The 5 Myths of Wedding Photography

posted on 21 August 2012 by The Tie The Knot Team
posted to Wedding Tips & Advice

wedding-photographer-myth

Photography is overpriced

There is a lot of discussion around this, particularly when the budget is already squeezed and paying someone to do what your brother-in-law could do, does seem a little, well, like throwing money around. But is it? Think about how you’d feel if the pictures botched? At the end of the day, you pay for what you get. Photographers spend a lot of hours on their feet and even more afterwards in post-production. Shop around and compare portfolios and fees. More importantly, get word of mouth recommendations.

If they have a great website, it means they’re great photographers

Don’t be fooled by a creative website that has you drooling because its beautifully artistic. Look at the photographs. Essentially, the website is there to market those pictures that will best sell the photographer. And you need to be discerning. These days most professional photographers will have good websites, but don’t assume that because a website functions better than another that it makes the photographer better.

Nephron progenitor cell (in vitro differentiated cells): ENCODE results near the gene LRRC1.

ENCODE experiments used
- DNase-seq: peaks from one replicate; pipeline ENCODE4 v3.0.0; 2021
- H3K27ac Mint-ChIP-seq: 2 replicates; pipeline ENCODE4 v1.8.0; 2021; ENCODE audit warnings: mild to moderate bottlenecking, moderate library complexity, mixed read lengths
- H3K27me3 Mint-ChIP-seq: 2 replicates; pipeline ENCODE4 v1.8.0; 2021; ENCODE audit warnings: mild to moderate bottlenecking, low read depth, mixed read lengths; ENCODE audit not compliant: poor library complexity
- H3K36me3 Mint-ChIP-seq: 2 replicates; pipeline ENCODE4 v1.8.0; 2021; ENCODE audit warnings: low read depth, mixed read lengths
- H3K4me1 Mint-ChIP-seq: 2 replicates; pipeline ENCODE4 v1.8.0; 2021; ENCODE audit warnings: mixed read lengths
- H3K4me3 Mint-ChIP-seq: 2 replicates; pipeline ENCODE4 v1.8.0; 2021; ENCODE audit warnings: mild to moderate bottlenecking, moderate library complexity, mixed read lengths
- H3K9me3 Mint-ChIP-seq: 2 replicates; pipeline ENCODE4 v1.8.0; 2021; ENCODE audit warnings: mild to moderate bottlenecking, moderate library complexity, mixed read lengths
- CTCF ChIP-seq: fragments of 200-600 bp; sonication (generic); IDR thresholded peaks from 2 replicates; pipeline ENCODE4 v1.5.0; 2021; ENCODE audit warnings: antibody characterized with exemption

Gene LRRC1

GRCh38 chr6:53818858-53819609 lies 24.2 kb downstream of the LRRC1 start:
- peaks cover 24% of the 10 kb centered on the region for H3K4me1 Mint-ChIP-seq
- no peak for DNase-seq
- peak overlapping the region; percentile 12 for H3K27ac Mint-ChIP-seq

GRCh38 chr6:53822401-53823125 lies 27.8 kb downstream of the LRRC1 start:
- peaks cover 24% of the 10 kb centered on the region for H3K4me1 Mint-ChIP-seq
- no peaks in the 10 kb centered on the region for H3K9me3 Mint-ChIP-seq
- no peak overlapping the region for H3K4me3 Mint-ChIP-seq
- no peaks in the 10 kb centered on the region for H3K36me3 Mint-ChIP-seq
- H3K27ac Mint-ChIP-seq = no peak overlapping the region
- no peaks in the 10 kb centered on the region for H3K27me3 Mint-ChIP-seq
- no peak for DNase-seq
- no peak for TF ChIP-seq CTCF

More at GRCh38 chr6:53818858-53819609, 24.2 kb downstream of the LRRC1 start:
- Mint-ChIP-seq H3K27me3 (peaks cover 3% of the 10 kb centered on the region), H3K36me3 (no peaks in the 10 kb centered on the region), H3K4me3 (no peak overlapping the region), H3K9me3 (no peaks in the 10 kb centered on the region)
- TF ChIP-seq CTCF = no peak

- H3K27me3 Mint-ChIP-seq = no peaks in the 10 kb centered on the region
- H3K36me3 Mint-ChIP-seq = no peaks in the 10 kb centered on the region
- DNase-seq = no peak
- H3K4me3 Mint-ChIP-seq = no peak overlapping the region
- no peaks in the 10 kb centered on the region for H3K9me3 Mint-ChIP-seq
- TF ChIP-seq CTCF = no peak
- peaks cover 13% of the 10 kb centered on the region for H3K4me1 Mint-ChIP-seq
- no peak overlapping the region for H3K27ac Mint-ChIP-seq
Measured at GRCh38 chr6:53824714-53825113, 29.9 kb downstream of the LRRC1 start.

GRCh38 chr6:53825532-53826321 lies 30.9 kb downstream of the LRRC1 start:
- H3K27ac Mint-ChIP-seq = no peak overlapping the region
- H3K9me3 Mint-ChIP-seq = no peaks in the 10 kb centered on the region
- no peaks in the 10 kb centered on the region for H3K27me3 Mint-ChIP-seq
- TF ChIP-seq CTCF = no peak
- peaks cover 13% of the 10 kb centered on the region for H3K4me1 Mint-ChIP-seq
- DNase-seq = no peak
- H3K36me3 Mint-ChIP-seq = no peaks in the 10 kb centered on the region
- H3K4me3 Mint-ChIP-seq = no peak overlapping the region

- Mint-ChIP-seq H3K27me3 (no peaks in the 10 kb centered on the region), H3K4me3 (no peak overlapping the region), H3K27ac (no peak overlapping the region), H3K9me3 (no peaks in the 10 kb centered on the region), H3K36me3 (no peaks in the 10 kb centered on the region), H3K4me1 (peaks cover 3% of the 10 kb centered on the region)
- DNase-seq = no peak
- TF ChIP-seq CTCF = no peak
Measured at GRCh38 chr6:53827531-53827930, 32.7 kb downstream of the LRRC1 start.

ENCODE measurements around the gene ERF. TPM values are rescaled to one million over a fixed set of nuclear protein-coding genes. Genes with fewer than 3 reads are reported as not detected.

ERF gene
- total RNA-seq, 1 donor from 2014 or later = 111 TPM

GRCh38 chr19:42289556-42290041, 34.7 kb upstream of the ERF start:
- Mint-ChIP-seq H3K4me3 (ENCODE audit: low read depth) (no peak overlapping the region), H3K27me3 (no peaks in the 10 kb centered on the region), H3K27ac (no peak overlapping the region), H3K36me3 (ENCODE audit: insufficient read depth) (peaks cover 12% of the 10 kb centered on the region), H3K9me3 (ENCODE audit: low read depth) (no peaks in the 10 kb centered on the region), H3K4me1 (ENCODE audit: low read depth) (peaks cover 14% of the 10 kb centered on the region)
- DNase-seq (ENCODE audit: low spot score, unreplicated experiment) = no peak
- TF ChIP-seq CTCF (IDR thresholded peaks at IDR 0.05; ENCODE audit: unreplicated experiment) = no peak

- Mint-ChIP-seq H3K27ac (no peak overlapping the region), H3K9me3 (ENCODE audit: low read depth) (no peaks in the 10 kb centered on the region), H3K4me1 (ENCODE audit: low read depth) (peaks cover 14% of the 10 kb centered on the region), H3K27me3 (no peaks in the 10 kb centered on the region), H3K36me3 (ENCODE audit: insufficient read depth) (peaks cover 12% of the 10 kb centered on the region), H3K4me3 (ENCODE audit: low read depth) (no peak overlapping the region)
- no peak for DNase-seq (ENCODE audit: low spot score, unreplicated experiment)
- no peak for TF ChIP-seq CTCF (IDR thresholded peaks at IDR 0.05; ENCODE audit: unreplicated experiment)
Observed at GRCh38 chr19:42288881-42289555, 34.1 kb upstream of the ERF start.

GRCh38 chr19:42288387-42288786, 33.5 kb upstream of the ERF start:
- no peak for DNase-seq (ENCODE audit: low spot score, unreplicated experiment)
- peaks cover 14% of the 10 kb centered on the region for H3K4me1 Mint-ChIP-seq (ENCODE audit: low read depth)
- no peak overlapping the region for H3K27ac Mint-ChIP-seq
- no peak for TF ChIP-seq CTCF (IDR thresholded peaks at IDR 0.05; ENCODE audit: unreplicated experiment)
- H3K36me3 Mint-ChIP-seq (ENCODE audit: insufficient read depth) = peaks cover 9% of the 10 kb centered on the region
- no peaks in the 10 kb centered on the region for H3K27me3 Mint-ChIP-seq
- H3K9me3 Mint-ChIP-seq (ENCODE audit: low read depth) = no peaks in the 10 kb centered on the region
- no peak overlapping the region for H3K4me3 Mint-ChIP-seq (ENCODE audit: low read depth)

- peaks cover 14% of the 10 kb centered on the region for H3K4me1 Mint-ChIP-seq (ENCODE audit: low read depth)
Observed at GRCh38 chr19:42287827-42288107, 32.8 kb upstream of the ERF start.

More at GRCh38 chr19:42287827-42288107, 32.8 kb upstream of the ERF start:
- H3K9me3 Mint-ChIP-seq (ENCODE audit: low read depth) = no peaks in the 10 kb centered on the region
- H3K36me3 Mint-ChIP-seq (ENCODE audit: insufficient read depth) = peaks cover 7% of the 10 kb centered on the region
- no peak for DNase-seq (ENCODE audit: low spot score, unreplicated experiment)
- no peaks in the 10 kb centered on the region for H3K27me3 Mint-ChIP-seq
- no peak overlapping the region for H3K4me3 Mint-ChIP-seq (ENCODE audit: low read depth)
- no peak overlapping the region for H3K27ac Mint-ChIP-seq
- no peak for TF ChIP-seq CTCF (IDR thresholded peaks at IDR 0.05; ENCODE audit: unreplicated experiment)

Cousin James is a pretty good photographer, and you’ve got excellent Photshop skills, so between you…

You might pull it off. We’re not saying you won’t. Sometimes one’s cousin or friend really does have what it takes. But is it worth the risk, or your friendship?

Everything is digital today and thus much easier

That is true in some ways. Our cameras seem to take great pics with little input from us. And because the duds are so easy to delete, we forget that to reach the great shot, we probably took no fewer than ten takes. And then there’s all the gimmicky stuff – the lenses (and if you think they don’t add to the quality of the pictures, think again) and knowing what works in what light and the fact that digital cameras go out of date so quickly and need constant replacing etc. etc.

The photographer needs a shot list

Whilst a shot list is a good idea to have to hand, just to make sure that you haven’t missed any of your relatives out, using it as the only guide to taking photographs on your wedding day could mean you lose out on any spontaneity from both your photographer and yourself

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